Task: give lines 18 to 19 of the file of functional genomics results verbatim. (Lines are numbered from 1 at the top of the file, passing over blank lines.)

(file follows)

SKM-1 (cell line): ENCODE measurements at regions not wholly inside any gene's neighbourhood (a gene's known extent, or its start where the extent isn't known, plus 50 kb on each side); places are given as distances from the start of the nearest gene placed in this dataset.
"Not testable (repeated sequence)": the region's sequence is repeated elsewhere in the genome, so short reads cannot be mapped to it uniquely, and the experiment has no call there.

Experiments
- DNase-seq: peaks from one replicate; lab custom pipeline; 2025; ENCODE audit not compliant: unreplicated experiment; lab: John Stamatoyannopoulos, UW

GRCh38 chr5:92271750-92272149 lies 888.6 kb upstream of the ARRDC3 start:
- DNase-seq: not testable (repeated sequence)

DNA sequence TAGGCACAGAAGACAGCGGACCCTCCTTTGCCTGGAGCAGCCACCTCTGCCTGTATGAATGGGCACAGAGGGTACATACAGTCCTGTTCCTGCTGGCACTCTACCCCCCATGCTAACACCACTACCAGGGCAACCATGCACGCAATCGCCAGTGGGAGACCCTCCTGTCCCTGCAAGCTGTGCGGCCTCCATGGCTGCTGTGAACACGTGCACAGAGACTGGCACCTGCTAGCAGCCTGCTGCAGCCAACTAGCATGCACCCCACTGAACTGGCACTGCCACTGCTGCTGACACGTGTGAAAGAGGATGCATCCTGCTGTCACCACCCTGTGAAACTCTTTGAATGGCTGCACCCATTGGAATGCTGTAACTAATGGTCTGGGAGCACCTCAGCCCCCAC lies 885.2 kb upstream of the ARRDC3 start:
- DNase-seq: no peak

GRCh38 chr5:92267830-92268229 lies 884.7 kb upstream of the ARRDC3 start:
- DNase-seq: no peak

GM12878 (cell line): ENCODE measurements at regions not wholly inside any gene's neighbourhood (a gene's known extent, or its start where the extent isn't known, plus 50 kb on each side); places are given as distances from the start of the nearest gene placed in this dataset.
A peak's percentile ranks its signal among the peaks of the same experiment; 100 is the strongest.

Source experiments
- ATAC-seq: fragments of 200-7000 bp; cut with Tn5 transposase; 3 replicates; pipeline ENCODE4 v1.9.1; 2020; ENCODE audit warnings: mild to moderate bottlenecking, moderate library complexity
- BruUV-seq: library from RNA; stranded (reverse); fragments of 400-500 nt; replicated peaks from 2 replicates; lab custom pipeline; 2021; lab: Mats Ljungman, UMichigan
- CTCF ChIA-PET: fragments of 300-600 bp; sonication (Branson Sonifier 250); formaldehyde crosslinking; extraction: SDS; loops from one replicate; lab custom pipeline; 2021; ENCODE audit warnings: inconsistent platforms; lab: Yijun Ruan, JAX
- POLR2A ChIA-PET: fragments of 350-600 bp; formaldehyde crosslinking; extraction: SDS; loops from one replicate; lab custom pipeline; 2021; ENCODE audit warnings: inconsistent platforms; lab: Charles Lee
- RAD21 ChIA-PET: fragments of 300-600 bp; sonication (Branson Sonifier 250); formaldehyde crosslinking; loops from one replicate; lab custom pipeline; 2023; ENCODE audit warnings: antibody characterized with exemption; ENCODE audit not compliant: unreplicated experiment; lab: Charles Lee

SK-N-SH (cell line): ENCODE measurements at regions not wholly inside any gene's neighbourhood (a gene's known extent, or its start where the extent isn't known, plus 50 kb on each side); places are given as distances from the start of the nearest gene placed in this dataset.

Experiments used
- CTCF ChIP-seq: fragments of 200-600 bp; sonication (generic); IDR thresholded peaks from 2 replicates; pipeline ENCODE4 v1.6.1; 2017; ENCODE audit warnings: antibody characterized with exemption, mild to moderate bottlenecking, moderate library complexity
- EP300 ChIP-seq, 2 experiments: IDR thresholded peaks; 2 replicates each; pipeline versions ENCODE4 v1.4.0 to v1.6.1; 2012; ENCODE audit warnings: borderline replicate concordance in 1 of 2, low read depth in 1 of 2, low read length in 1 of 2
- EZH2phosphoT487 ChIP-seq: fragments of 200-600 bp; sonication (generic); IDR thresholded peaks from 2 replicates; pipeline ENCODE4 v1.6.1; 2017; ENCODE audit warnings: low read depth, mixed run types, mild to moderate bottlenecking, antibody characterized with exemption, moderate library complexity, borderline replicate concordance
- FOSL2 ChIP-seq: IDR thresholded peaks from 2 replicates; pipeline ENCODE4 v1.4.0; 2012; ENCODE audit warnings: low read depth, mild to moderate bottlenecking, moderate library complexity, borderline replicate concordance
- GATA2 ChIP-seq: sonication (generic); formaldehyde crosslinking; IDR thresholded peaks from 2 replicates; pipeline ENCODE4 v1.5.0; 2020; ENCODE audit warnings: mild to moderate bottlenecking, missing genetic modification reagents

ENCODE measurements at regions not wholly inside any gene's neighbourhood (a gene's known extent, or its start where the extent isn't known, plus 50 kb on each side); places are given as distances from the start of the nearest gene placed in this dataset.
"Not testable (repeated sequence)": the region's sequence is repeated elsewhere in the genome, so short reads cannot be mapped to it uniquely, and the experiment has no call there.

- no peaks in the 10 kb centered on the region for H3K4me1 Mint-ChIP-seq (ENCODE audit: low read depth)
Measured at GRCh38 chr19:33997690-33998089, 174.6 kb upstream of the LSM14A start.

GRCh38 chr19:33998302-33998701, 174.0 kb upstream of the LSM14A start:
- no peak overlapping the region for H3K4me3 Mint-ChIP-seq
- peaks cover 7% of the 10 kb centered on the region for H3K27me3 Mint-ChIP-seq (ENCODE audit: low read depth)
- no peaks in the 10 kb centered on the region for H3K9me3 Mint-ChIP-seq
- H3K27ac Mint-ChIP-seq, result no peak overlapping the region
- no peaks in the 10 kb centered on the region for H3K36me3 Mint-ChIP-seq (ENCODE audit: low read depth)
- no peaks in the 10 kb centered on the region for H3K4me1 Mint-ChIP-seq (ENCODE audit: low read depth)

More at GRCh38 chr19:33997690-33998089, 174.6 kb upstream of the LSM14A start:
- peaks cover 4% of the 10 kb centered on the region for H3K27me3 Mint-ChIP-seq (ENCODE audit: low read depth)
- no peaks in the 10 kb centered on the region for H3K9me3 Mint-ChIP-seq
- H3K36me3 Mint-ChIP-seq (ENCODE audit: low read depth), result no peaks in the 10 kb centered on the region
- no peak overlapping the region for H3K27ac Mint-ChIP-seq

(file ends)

- RAD21 ChIA-PET: fragments of 300-600 bp; sonication (Branson Sonifier 250); formaldehyde crosslinking; loops from one replicate; lab custom pipeline; 2023; ENCODE audit warnings: antibody characterized with exemption; ENCODE audit not compliant: unreplicated experiment; lab: Charles Lee

SK-N-SH (cell line): ENCODE measurements at regions not wholly inside any gene's neighbourhood (a gene's known extent, or its start where the extent isn't known, plus 50 kb on each side); places are given as distances from the start of the nearest gene placed in this dataset.